In labour productivity measured as GDP per employee, Slovakia caught up the Czech Republic as early as in 2007, but nowadays the labour productivity in Slovakia is about 10% higher than in the Czech Republic. In Slovakia, during the turn of the millennium, there was a gradual correction of the crisis year and wages grew more slowly than labour productivity; on the other hand, in the Czech Republic, the wage growth was overtaking the labour productivity growth in the years after the crisis.
Slovakia's dependence on external demand has increased during the past 20 years - the explicitness of the Slovak economy grew from 117% in 1993 to 186% in 2012, while Slovakia is currently one of the most open economies in the world.
Since 1989, Slovakia has changed dramatically - it has become independent, joined the EU and adopted the euro. The Slovak economy was growing in the period from 1989 to 2014 by about 2.6% per year, and this year it will have gotten 190% performance from 1989. The analysts of UniCredit Bank Czech Republic and Slovakia have assessed it exactly like this. Compared to 1989, consumer prices increased by 7.5 times, wages more than eight times. Real wages, after all, reached the level of 1989 in the year 2007 and today they're higher by 12%.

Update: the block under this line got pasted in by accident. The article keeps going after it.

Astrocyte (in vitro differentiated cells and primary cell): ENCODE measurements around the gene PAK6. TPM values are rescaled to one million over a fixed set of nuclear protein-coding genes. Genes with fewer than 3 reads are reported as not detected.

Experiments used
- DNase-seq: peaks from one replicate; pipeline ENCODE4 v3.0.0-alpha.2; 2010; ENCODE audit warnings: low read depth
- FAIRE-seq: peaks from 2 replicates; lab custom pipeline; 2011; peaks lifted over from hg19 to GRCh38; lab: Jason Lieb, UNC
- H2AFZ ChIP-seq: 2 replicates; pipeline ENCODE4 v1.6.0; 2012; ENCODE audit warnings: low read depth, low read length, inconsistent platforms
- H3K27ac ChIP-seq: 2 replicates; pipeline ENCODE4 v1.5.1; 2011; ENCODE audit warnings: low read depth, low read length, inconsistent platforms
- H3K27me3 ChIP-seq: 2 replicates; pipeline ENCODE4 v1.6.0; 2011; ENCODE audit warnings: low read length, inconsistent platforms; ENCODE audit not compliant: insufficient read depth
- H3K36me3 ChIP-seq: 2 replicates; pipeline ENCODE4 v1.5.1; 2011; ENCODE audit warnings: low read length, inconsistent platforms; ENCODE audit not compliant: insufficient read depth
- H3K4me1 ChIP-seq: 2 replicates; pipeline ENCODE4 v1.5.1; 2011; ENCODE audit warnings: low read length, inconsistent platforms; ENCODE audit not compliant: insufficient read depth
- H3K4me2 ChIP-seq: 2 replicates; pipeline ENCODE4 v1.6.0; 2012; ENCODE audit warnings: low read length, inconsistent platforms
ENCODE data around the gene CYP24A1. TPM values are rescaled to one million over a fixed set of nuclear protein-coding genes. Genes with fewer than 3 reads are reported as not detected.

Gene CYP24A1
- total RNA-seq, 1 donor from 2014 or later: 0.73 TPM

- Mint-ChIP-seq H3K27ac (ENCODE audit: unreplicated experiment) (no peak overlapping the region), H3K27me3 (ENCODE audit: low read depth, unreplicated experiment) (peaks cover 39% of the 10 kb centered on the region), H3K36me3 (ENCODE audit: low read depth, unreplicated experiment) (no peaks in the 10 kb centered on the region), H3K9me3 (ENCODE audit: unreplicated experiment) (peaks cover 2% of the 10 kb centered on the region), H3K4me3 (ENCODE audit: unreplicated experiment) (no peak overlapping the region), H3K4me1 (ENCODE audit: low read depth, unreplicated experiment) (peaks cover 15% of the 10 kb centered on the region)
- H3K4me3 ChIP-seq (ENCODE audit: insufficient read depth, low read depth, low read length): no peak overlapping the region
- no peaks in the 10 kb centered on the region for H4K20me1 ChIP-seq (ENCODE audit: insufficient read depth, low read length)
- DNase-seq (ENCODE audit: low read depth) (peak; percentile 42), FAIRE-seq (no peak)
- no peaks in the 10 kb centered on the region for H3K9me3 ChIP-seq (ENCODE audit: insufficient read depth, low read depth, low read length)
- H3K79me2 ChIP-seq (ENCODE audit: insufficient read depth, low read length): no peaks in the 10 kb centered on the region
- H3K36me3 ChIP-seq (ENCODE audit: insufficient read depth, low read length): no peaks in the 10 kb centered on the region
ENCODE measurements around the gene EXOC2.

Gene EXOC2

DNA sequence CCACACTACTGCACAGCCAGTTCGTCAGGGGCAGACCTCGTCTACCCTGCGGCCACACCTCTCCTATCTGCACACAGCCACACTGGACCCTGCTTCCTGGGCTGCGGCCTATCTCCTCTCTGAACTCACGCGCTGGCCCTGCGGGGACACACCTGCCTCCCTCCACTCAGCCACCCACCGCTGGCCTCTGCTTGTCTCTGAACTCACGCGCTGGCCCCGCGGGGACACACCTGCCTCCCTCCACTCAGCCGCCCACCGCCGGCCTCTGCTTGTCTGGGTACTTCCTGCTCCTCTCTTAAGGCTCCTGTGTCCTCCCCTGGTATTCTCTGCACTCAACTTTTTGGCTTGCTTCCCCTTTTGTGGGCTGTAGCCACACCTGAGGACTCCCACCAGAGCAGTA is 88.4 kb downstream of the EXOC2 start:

During the 25 years, since the end of the revolution, the structure of the economy has been changing, too. Slovakia became one of the most open economies. Nowadays, especially the automotive industry contributes to the Slovak's economy growth. In recent years, the importance of information and communication sector is gradually increasing within the Slovak economy.